Tell us how a UB community member
you know is reaching others.
Developing products to serve people with disabilities
To learn more about UB and out reach as a comprehensive research-intensive university visit www.buffalo.edu/aboutub.
The Rehabilitation Engineering Research Center on Technology Transfer facilitated introduction of many new and improved products into the marketplace to meet employment, education, recreation, and independent-living needs of people with disabilities and the elderly.
“The products that we’ve brought to market actually have made a difference for people. We are in the community identifying the needs of people who are disadvantaged.”
More than 40 products have been placed in the hands of consumers by the center, a unit of the Center for Assistive Technology in the School of Public Health and Health Professions. Potential users were consulted as part of product development. They came together in focus groups to assess prototypes, suggest ways to make the products as serviceable as possible.
Robbie Stanfield, who was born with no left hand and has carpal tunnel syndrome in her right hand, was on the ground floor of testing what became the very successful Black & Decker® LidsOff™ Automatic Jar Opener, a boon to persons with poor grip strength.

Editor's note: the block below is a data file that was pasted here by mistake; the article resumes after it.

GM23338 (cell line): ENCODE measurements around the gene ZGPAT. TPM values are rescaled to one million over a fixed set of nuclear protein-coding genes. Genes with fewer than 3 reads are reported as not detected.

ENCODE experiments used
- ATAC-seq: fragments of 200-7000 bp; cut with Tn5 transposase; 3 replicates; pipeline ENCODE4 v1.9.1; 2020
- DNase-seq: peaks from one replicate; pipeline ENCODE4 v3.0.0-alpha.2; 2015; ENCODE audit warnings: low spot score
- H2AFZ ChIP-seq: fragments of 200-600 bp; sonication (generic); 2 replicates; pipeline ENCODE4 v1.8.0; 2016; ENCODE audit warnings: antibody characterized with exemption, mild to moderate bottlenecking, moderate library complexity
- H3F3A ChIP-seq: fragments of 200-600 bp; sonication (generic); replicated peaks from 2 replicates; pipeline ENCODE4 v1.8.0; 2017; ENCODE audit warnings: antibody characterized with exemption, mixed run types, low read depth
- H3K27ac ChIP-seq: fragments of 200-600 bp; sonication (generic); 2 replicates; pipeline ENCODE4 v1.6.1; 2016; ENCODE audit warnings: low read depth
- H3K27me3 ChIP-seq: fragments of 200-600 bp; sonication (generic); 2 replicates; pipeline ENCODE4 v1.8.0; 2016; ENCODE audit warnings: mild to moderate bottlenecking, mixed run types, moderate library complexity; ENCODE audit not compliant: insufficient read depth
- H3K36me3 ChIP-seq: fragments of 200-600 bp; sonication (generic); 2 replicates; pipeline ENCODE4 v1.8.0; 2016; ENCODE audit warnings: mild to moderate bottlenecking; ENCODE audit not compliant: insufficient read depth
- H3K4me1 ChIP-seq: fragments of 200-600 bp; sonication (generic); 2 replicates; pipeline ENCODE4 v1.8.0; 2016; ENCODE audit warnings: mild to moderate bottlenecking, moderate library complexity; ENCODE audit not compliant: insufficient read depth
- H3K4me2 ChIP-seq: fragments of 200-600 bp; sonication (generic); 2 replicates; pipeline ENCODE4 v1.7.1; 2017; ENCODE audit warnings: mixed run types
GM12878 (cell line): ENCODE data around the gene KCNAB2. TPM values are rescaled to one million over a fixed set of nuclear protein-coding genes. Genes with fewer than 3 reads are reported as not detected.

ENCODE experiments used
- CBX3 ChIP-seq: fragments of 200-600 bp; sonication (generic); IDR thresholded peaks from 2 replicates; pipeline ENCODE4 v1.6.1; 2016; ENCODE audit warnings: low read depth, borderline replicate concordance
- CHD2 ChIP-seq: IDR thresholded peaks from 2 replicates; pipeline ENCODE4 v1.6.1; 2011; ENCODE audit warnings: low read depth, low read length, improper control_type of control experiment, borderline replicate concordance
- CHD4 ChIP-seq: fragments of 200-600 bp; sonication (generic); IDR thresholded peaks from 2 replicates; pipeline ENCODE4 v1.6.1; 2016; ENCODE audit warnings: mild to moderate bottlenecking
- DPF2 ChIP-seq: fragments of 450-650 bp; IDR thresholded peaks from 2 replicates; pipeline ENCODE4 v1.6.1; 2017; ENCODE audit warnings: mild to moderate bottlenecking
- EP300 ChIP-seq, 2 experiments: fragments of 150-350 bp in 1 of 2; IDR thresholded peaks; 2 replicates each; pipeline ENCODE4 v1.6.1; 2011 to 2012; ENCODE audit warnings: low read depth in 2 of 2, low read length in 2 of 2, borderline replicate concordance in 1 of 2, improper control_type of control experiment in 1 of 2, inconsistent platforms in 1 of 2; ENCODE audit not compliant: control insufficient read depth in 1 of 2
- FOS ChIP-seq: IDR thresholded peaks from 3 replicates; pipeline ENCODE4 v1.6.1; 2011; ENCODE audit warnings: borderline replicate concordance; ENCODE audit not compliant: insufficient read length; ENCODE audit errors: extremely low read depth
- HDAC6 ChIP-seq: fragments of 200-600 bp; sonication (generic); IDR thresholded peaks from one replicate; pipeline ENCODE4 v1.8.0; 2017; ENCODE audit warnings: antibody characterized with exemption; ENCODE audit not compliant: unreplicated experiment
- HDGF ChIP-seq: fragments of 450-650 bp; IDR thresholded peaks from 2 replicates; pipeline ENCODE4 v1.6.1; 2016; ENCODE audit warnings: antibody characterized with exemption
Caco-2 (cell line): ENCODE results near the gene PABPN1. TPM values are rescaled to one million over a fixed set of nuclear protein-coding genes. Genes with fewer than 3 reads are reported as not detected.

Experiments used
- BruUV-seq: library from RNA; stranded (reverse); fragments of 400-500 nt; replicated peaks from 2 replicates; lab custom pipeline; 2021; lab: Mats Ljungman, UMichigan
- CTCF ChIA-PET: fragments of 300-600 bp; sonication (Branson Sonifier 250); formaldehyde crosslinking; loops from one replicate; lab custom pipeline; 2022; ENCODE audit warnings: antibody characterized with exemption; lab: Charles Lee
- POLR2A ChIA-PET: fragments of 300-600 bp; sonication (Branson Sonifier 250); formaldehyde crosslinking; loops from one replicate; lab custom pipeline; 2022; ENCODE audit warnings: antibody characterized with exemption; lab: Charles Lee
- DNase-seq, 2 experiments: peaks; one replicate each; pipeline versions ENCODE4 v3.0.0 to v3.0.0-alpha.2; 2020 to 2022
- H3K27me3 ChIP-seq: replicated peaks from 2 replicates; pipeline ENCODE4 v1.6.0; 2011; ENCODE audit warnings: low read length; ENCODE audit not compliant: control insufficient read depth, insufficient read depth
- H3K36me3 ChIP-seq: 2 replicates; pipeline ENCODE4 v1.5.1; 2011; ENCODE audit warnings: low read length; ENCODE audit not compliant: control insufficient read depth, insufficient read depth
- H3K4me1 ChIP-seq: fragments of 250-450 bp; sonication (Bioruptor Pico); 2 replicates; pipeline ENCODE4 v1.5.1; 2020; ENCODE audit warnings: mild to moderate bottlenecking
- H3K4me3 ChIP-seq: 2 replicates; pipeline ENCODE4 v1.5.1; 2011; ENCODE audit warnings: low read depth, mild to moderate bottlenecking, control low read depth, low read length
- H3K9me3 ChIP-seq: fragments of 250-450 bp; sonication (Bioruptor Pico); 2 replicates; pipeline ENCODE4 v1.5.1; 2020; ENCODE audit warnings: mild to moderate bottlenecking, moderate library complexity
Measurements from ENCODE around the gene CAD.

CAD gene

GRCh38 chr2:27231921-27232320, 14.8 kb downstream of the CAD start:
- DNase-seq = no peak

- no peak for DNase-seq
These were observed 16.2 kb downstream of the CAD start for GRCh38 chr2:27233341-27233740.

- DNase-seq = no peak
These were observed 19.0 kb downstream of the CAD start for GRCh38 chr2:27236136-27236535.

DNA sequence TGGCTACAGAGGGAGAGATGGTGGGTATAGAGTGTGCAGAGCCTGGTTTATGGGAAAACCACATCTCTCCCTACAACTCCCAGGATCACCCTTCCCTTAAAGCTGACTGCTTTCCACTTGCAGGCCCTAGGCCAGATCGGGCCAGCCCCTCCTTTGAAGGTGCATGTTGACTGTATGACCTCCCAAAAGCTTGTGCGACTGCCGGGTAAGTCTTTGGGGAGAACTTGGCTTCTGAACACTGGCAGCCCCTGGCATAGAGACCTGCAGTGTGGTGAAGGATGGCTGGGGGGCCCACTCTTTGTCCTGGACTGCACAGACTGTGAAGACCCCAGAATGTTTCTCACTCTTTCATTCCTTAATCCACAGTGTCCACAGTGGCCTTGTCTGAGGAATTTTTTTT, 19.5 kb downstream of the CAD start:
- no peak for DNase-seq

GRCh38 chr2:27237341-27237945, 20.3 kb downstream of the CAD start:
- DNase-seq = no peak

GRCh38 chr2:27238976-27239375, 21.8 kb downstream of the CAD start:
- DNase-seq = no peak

Stanfield participated in local focus groups that examined several different stages of prototypes and suggested ways to make the jar opener as close to an “ideal” product as possible. She also put the device to the test.
The automatic opener, she recalls, “helped me tremendously”—so much so that one now resides in her Buffalo kitchen.
“Need help with that?”
Human element paramount in center’s work designing and developing assistive devices.
“Need a special gift for a special person?”
Products developed at UB make life—and giving—easier.
“PointSmart mouse software helps children and adults with disabilities 'point and click'”
Mouse software, wheelchair braking system, automated pill crusher, and automated captioning system are among new products emerging from UB’s research center.